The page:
Bikram Choudhury is the creator of Bikram Yoga and today it's one of the most popular forms of Yoga. This form of yoga is often referred to as “hot yoga” primarily because it is performed in a room that is deliberately heated to a temperature of 95-105 degrees Fahrenheit. As such, can be a lot more strenuous than most of the other forms of yoga. As with any other yoga practice, there are specific asanas or poses associated with Bikram yoga. The 26 Bikram yoga postures are actually common to all other yoga forms. They differ mainly in the sequence, the environment, and the methods used in practice.
ThingsTo Remember About Bikram Yoga
As with all other forms of yoga, breathing techniques are an essential part of Bikram yoga, along with the 26 Bikram yoga postures. The asanas are in fact practiced in perfect synchronization with the breathing techniques. You will notice the first difference between Bikram Yoga and other types of Yoga is the heat. As earlier mentioned, the room in which this form of yoga is practiced is intentionally heated up. This kind of environment is said to make the yogis’ muscles a lot more flexible and supple, thus enabling them to execute the Bikram yoga postures with a much lower risk of injury.
Bikram Yoga Has 26 Postures Only
Another key difference is that some other forms of yoga include a vast plethora of postures from which practitioners can choose, while there are only 26 Bikram yoga postures and they all have to be performed by Bikram yogis. This might make beginners anxious as to whether some of the Bikram yoga postures may be too tough for them, while advanced practitioners may worry about the poses becoming too simplistic in the long run. What you need to understand is that yoga poses are very malleable, which means that they can be modified to suit the needs of both beginners and advanced practitioners.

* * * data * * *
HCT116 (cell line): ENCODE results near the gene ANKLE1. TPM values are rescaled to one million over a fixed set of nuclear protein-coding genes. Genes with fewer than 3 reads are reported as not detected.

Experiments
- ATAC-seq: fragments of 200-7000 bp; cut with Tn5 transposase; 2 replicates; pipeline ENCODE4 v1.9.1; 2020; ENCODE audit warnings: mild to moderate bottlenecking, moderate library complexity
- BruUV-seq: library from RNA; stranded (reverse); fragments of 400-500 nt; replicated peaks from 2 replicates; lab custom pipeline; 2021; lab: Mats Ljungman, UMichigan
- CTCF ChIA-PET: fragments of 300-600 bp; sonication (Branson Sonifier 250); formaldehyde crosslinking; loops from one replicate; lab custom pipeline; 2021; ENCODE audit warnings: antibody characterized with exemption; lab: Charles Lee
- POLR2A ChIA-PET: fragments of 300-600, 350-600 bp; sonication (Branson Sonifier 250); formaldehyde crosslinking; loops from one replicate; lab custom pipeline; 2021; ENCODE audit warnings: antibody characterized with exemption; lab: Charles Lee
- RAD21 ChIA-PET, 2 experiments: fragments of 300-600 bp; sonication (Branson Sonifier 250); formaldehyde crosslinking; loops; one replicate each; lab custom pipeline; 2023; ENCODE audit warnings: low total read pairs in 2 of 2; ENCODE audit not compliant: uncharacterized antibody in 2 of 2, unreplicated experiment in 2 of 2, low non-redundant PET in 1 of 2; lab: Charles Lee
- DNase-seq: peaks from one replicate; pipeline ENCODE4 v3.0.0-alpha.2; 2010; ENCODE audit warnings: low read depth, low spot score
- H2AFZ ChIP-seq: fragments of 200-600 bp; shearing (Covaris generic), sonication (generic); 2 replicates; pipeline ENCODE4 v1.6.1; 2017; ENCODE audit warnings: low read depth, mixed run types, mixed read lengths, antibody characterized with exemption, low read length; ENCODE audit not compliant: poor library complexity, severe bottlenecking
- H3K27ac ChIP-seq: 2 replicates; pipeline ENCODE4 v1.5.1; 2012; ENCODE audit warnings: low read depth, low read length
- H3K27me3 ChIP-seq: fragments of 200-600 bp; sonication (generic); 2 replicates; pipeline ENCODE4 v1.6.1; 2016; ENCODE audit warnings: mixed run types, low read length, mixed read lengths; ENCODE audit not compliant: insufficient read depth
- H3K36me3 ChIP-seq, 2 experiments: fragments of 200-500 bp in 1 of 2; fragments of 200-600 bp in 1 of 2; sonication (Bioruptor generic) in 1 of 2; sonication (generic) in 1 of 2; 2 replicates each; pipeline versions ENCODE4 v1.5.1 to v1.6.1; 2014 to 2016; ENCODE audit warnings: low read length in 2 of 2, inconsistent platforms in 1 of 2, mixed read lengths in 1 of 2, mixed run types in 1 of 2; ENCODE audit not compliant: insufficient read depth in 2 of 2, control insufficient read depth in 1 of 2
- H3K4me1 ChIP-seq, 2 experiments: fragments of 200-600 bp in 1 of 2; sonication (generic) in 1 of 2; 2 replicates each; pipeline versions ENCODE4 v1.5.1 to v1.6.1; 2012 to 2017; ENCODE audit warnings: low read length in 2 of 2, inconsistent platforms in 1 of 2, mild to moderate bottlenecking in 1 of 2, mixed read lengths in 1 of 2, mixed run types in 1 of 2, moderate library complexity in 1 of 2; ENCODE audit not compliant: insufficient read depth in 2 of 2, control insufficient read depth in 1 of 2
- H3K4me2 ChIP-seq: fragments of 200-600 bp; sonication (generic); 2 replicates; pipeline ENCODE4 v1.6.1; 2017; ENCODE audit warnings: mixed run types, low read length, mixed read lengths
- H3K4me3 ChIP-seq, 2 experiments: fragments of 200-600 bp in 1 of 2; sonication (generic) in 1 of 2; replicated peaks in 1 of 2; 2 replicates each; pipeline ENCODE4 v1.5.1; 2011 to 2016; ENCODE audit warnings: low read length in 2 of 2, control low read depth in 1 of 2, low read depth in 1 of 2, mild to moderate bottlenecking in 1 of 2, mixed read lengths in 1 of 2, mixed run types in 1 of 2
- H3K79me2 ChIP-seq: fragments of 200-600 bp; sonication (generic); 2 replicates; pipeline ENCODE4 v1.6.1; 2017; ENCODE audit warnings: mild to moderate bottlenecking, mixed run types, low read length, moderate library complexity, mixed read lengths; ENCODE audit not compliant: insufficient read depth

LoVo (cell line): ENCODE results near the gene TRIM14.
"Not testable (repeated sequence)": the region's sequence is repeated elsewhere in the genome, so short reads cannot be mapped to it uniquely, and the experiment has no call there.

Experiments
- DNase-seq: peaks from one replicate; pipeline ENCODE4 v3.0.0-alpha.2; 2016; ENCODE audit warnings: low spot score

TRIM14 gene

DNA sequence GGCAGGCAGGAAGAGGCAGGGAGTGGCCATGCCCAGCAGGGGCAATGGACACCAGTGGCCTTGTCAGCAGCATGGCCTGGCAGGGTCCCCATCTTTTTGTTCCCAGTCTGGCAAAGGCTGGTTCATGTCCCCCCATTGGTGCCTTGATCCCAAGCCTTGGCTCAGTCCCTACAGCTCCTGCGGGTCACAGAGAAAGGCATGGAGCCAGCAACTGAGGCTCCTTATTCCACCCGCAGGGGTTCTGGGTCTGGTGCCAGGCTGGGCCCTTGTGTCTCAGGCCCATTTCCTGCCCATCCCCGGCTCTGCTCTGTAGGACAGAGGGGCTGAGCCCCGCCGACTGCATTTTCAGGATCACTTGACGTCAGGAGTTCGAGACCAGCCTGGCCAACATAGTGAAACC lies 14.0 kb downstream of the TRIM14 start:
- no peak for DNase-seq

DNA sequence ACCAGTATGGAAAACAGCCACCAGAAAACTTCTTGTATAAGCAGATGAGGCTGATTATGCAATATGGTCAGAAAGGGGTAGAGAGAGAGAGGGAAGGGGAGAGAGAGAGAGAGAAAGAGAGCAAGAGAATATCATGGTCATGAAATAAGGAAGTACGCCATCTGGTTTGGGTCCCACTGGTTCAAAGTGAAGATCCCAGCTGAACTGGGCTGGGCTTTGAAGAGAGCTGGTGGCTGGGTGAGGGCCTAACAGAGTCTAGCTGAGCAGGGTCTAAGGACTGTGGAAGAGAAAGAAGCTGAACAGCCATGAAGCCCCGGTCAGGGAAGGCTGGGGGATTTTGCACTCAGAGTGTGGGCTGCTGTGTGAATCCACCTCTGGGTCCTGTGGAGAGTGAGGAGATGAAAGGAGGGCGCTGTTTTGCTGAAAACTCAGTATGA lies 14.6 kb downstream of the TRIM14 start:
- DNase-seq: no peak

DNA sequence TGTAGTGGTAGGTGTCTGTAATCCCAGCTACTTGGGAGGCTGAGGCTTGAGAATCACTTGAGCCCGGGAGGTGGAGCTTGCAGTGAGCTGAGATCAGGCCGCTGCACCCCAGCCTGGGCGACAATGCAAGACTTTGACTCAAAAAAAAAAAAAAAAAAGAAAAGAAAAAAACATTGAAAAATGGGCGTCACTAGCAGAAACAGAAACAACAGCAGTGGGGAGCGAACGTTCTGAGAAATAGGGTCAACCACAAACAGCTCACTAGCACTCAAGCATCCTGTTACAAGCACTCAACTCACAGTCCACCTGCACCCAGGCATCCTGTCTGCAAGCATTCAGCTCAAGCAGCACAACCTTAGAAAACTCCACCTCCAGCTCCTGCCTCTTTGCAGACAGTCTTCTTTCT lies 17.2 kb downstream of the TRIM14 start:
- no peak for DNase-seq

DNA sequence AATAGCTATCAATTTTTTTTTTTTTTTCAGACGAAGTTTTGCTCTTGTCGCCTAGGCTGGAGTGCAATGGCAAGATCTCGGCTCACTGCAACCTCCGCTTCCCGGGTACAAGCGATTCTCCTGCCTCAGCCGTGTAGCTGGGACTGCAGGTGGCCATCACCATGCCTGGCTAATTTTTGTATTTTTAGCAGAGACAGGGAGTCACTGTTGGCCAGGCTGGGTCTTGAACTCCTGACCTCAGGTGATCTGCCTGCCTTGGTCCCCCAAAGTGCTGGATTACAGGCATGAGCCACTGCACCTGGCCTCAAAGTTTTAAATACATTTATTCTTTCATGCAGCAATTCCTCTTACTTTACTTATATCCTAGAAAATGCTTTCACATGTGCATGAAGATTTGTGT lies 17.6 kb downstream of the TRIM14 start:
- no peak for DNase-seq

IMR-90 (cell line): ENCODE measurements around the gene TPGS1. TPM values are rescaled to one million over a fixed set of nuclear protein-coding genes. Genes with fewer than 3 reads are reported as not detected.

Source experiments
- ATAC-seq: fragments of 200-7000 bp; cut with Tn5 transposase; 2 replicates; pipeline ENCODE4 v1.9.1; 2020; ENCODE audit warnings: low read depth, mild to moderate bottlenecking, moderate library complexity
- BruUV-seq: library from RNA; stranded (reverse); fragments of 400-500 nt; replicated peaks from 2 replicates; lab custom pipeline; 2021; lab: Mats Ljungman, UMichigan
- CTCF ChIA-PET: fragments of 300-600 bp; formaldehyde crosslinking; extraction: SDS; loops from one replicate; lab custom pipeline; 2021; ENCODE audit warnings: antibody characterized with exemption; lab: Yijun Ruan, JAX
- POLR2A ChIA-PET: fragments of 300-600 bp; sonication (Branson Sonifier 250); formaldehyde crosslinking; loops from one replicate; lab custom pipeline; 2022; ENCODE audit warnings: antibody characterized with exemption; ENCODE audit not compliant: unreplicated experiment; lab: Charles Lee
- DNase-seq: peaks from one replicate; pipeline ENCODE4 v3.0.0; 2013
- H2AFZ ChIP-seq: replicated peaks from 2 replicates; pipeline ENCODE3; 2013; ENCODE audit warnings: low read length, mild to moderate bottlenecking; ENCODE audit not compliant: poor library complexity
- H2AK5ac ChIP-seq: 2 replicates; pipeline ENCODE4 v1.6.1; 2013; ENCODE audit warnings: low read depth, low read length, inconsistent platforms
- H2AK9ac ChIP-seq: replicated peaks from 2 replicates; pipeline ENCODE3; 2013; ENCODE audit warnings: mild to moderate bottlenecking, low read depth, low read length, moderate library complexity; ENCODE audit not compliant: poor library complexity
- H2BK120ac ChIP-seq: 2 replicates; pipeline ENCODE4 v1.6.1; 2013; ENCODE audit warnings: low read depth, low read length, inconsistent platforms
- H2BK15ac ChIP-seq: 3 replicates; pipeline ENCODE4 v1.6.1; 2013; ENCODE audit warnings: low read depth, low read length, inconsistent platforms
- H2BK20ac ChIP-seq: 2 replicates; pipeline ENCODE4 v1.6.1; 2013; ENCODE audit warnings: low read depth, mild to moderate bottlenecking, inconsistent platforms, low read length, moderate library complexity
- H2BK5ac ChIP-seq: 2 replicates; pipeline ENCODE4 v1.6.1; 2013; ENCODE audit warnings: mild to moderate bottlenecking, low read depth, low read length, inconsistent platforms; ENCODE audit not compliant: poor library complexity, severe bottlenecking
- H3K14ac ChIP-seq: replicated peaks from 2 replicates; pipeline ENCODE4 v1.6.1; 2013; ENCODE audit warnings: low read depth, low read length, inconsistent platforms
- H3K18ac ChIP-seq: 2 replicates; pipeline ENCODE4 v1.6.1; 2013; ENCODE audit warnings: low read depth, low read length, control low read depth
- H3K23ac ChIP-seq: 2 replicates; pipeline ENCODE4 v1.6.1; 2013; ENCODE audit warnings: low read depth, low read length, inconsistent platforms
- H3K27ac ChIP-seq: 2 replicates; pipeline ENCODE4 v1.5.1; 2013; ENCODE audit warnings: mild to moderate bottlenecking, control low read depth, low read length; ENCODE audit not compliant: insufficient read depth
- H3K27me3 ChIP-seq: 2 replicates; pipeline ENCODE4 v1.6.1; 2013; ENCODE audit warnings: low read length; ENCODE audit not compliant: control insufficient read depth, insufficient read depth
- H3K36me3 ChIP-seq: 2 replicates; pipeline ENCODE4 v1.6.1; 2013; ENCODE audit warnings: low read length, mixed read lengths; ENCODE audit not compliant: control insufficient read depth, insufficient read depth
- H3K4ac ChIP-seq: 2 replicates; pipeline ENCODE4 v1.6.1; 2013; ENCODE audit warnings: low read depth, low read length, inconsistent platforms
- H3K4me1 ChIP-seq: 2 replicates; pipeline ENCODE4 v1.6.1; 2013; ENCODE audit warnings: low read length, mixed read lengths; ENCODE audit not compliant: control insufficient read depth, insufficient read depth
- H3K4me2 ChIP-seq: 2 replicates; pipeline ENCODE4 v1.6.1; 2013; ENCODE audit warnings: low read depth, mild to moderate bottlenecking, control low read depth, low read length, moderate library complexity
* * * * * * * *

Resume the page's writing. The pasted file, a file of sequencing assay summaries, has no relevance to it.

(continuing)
An Overview Of The Bikram Yoga Session
A Bikram yoga session always begins with the breathing exercises and then proceeds to the performance of all 26 Bikram yoga postures. You begin with the Half-Moon Pose and the Hands-to-Feet Pose and then proceed to the rest of the postures until you come to the Toe-Stand Pose. This is not the end of the entire session, but only the end of the first half. That is because Bikram yoga sessions are divided into two halves, with the first half being comprised of twelve standing Bikram yoga postures and the second half comprised of the remaining 14 postures, which are performed either in the seated or reclining position.
For the second half of the session, a yogi begins with the Dead Body Pose and concludes with the Blowing in Firm Pose. This pose also concludes your entire Bikram yoga session. Now, while the benefits you get from practicing these Bikram yoga postures may be plentiful, bear in mind that the practice may not be advisable for everyone. Those who are susceptible to heat strokes and dehydration as well as women who are pregnant are advised against practicing this form of yoga.
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